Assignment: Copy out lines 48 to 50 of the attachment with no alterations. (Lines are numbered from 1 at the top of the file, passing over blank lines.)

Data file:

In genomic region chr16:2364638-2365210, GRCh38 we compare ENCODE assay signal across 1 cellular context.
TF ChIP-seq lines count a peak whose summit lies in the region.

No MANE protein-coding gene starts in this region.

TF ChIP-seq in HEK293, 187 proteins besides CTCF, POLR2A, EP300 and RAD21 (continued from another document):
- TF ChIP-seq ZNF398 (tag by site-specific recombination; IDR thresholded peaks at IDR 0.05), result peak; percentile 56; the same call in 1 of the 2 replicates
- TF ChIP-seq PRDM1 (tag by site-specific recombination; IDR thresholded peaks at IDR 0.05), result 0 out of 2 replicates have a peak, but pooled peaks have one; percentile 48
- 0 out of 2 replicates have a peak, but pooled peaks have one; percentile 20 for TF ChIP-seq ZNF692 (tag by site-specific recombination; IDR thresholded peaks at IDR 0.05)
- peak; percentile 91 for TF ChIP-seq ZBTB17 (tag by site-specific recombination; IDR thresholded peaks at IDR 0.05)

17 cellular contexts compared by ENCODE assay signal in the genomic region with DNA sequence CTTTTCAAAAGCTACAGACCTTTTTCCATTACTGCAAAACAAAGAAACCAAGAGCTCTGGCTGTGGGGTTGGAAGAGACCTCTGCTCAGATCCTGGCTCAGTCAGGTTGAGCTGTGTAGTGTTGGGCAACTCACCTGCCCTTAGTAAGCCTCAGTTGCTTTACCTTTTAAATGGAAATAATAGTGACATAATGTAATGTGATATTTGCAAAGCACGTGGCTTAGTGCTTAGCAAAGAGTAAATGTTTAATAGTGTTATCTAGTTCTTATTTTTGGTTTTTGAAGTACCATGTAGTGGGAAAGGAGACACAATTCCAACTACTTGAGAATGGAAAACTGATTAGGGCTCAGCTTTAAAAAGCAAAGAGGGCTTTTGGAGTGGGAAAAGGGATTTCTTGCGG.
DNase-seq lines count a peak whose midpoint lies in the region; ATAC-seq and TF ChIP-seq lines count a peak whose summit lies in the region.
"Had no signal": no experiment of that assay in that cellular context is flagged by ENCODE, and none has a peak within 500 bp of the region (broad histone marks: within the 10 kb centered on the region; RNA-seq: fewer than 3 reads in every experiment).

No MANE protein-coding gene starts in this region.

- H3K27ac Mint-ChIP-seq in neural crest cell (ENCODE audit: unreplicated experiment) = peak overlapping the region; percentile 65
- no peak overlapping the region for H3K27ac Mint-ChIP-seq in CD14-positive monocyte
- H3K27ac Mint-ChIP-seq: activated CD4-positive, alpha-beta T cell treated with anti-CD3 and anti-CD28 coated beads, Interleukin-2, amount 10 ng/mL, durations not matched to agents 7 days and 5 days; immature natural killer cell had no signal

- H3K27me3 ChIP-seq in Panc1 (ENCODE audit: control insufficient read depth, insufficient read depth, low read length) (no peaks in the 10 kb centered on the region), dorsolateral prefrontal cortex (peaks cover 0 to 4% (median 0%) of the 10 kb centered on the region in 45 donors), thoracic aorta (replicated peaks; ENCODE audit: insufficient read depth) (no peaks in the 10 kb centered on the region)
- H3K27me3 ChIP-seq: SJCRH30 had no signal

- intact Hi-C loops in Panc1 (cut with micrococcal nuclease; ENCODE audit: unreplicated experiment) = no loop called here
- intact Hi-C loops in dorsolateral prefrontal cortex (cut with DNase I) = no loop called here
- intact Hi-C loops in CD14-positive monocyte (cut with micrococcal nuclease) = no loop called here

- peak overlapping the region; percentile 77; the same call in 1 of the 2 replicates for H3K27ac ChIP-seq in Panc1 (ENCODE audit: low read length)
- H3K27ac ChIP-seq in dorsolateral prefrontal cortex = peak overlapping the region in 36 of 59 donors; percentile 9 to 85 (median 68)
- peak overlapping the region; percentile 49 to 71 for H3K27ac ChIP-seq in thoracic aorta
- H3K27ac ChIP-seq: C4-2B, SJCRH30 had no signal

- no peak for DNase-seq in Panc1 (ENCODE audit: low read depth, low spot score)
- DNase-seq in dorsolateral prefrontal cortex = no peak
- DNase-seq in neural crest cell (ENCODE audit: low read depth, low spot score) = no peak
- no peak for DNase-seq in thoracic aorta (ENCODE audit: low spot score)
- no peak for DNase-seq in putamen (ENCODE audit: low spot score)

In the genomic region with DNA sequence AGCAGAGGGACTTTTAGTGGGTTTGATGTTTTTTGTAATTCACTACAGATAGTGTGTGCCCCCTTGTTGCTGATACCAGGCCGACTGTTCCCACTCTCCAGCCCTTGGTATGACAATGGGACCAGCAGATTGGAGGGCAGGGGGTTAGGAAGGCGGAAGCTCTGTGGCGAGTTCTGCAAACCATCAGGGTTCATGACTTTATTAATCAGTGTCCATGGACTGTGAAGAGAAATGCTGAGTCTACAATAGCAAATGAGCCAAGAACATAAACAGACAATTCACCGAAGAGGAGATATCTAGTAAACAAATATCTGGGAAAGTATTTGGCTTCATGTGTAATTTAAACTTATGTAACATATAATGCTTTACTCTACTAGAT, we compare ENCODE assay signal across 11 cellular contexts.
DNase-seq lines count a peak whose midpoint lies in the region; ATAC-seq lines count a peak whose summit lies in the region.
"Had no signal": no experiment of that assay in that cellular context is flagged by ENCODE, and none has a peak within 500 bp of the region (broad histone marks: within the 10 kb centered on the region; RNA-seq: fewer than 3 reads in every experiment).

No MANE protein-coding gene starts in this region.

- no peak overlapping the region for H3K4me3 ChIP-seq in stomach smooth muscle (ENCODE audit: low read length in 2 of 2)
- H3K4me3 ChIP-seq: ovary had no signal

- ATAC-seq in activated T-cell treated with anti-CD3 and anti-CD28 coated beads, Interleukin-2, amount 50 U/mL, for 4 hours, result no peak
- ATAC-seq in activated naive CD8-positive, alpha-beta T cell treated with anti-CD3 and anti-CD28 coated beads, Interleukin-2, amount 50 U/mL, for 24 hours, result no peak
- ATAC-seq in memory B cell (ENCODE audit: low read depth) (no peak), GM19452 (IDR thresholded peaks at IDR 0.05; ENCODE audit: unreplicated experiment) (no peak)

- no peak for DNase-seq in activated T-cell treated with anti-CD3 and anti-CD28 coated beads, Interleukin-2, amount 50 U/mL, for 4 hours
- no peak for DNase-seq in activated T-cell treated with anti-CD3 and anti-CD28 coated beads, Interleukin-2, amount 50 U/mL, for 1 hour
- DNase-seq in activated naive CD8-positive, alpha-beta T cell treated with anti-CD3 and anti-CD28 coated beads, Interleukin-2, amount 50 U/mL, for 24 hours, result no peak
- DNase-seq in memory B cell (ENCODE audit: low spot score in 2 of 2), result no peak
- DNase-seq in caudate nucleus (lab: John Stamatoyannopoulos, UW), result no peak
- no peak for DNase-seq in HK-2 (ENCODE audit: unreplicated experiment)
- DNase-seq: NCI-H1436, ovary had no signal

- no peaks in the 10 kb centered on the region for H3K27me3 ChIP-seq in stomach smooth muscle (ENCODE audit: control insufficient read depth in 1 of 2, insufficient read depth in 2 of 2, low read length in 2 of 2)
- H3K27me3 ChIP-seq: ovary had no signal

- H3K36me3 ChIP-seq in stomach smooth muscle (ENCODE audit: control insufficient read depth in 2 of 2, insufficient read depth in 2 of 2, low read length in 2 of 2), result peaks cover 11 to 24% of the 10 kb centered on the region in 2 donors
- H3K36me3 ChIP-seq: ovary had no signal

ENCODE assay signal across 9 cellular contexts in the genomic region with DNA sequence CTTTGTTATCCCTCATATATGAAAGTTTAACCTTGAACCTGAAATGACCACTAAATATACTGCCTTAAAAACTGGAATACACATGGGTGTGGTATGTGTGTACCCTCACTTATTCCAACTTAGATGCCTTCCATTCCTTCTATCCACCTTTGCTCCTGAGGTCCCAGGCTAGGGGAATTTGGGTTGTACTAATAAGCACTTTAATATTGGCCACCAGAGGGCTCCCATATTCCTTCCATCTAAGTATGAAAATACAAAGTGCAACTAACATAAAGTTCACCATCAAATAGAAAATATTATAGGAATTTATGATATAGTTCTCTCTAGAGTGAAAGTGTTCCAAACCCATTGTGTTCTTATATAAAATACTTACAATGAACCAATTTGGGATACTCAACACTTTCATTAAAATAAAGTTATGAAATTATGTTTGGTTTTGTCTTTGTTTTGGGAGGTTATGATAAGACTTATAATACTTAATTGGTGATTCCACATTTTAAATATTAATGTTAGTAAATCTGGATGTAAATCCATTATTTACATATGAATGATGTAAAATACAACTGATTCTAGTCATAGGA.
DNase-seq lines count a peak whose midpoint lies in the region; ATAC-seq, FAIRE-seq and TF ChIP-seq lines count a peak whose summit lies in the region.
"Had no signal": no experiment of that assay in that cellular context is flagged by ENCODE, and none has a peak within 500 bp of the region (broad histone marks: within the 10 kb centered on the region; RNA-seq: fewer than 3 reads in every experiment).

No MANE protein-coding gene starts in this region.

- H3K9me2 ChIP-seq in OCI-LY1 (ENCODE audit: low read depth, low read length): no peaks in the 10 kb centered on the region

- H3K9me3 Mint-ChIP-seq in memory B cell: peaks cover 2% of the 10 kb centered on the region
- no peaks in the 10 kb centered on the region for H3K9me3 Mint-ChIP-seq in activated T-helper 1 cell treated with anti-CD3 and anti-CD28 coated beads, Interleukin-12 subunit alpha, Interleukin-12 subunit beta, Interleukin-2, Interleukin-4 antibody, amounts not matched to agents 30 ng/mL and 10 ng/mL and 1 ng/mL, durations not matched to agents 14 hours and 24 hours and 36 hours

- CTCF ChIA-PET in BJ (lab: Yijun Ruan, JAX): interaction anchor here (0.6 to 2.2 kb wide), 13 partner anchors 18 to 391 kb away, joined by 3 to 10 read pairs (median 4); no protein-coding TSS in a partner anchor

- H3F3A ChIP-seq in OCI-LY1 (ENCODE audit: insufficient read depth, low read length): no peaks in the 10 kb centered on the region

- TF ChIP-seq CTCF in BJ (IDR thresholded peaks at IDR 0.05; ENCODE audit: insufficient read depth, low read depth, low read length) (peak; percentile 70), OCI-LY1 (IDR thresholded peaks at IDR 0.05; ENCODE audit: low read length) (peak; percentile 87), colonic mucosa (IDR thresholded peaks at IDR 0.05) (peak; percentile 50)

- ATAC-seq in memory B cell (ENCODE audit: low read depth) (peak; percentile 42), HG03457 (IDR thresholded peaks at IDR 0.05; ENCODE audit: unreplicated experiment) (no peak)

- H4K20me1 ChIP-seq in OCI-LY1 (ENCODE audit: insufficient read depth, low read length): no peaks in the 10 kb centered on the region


- H3K36me3 ChIP-seq in stomach smooth muscle (ENCODE audit: control insufficient read depth in 2 of 2, insufficient read depth in 2 of 2, low read length in 2 of 2), result peaks cover 11 to 24% of the 10 kb centered on the region in 2 donors
- H3K36me3 ChIP-seq: ovary had no signal

ENCODE assay signal across 9 cellular contexts in the genomic region with DNA sequence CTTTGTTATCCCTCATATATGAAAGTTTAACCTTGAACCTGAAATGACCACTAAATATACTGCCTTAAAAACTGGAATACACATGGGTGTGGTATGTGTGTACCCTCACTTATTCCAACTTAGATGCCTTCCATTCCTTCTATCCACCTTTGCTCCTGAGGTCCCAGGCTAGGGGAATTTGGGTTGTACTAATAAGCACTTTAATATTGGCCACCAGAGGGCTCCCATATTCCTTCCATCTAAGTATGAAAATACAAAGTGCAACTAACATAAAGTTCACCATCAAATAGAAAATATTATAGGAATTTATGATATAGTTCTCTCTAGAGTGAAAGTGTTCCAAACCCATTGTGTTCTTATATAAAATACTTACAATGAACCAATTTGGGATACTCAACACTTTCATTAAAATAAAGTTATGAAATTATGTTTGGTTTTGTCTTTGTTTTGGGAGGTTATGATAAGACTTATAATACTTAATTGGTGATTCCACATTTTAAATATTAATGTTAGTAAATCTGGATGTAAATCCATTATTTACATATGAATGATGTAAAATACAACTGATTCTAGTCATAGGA.